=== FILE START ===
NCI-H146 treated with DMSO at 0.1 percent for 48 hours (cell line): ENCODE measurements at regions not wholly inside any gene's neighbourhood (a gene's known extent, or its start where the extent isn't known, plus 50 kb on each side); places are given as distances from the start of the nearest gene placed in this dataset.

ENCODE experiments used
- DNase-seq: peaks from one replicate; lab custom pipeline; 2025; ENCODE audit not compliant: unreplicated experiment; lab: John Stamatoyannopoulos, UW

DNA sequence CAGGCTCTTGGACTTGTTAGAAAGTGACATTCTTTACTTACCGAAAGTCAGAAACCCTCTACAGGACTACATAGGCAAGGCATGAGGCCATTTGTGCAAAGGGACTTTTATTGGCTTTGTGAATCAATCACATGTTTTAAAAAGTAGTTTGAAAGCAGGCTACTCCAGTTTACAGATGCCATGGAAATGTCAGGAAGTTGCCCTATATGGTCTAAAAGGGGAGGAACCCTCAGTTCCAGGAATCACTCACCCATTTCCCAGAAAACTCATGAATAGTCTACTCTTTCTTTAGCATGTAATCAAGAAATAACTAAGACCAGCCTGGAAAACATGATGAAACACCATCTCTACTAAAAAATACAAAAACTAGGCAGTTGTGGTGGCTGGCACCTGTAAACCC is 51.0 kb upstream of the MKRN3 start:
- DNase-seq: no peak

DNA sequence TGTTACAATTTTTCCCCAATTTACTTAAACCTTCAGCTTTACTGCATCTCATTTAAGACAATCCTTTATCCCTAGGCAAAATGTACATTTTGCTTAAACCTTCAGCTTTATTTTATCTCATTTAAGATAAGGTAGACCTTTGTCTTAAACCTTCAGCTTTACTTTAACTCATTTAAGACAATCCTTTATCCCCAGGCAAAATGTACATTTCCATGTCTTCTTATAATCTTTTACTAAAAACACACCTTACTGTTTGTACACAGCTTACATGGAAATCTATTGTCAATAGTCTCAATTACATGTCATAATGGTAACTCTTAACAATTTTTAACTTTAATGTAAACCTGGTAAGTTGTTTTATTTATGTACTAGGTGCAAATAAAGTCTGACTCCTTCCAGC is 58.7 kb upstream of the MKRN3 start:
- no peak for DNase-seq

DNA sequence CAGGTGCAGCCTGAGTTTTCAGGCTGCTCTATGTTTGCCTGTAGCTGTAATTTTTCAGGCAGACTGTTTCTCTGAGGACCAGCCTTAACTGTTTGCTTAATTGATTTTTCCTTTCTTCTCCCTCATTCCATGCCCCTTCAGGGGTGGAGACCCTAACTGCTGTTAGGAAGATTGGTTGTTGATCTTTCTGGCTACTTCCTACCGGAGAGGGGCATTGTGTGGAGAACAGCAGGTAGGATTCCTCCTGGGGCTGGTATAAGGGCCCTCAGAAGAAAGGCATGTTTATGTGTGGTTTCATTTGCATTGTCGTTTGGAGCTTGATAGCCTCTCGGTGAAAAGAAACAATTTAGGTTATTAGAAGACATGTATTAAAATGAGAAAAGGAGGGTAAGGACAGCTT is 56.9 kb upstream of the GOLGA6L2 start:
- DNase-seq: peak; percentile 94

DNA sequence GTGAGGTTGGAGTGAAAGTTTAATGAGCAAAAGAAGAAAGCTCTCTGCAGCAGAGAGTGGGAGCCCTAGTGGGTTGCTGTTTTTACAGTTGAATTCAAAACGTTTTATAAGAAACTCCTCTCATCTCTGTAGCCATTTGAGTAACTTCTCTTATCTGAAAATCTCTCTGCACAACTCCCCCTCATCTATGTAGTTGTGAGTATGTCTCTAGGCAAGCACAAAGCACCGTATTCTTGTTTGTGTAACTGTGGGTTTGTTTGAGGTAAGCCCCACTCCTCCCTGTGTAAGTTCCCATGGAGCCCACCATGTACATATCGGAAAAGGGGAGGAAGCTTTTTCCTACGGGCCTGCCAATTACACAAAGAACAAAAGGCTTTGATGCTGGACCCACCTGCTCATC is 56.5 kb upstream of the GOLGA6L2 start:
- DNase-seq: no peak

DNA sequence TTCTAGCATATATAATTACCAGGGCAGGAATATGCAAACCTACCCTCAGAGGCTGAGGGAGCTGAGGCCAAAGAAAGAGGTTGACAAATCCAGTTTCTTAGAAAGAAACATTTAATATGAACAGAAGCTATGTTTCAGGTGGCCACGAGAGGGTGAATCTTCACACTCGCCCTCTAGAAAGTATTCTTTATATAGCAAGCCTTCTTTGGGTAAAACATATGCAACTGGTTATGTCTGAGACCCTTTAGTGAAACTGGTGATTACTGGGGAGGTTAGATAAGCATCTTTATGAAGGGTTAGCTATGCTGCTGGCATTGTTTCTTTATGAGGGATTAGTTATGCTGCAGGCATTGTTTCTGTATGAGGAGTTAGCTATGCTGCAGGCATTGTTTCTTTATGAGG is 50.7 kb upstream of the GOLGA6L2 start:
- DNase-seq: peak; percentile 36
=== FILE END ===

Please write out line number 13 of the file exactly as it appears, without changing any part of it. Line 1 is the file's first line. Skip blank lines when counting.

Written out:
- DNase-seq: peak; percentile 36